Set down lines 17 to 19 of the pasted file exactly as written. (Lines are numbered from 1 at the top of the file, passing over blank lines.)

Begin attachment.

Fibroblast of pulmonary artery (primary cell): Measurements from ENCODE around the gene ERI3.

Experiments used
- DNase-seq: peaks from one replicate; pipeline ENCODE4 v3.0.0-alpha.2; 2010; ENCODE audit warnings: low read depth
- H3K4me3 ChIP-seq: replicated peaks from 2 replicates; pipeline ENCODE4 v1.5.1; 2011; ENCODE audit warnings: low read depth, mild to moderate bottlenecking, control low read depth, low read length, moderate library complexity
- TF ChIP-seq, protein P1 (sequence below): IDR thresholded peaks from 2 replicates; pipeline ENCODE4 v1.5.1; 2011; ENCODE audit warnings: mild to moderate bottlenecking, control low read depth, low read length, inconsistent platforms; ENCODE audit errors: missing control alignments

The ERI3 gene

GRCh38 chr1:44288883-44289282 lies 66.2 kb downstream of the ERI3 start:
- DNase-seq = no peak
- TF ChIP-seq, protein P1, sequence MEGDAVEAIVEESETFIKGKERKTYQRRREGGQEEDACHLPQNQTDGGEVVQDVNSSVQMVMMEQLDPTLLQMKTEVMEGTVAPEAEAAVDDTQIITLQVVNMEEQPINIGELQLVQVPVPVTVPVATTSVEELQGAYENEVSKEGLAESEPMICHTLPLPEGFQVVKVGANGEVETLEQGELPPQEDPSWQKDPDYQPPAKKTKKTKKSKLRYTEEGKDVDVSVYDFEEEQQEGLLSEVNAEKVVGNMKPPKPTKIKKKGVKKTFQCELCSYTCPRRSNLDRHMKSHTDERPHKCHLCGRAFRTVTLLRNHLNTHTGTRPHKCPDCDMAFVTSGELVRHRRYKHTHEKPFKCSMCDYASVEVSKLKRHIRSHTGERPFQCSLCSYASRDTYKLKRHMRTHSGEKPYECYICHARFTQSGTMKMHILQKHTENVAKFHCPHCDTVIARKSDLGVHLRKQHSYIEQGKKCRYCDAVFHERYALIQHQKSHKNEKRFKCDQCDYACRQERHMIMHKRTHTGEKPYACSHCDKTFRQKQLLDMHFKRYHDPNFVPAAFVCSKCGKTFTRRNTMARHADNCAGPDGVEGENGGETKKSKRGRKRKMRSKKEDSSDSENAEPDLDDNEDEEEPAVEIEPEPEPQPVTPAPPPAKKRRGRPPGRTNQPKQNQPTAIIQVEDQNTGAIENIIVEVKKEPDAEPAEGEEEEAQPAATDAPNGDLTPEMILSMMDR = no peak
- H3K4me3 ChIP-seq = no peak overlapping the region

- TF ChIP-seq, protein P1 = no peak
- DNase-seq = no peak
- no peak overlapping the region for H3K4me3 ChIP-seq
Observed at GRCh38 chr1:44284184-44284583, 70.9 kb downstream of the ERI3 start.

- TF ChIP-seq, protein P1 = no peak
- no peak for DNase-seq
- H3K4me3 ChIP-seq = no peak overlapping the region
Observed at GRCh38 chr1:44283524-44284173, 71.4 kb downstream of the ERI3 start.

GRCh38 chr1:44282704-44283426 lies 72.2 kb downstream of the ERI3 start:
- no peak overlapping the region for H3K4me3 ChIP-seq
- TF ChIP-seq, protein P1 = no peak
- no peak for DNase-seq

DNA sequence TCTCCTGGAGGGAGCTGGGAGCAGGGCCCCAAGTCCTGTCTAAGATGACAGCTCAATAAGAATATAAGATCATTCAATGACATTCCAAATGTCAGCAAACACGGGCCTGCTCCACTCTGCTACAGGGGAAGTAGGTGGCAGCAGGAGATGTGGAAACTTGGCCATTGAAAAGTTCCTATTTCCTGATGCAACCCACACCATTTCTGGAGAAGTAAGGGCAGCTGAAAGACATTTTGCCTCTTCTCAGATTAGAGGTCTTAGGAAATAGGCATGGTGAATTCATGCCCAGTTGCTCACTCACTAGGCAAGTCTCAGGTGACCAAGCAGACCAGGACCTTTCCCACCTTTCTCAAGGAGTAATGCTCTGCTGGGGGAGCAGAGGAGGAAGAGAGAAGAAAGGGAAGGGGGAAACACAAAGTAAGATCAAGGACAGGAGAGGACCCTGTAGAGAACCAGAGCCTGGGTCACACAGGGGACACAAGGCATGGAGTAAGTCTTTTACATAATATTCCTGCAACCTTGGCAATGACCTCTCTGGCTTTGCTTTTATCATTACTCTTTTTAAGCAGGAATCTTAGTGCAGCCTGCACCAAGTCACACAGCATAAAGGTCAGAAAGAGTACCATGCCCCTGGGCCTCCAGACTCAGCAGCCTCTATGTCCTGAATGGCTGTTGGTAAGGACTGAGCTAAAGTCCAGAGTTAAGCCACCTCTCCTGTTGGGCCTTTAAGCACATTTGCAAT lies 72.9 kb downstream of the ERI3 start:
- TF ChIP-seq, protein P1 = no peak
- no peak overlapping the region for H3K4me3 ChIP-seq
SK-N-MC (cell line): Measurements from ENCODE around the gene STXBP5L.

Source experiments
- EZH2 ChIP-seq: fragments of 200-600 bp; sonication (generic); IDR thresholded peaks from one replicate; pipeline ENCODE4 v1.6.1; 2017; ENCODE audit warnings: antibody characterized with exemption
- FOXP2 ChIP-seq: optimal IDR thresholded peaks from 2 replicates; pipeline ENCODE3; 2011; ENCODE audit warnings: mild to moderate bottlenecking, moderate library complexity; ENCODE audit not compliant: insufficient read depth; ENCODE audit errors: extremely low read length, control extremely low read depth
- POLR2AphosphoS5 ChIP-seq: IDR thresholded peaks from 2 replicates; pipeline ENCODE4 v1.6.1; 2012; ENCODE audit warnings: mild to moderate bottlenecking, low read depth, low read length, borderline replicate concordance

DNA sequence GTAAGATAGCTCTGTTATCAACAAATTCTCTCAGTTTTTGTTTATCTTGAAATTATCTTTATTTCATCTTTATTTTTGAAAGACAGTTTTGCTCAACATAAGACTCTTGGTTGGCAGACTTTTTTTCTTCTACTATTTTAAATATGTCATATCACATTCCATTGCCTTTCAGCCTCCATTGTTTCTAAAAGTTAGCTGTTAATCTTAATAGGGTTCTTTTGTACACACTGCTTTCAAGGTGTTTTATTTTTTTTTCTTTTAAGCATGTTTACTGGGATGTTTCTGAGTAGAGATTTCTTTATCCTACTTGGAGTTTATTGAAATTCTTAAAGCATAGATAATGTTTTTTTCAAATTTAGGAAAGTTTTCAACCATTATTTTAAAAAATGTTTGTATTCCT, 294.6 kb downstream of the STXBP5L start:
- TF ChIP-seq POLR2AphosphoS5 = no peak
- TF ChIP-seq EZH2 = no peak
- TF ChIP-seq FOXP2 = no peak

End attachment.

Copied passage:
- H3K4me3 ChIP-seq = no peak overlapping the region
Observed at GRCh38 chr1:44283524-44284173, 71.4 kb downstream of the ERI3 start.

GRCh38 chr1:44282704-44283426 lies 72.2 kb downstream of the ERI3 start: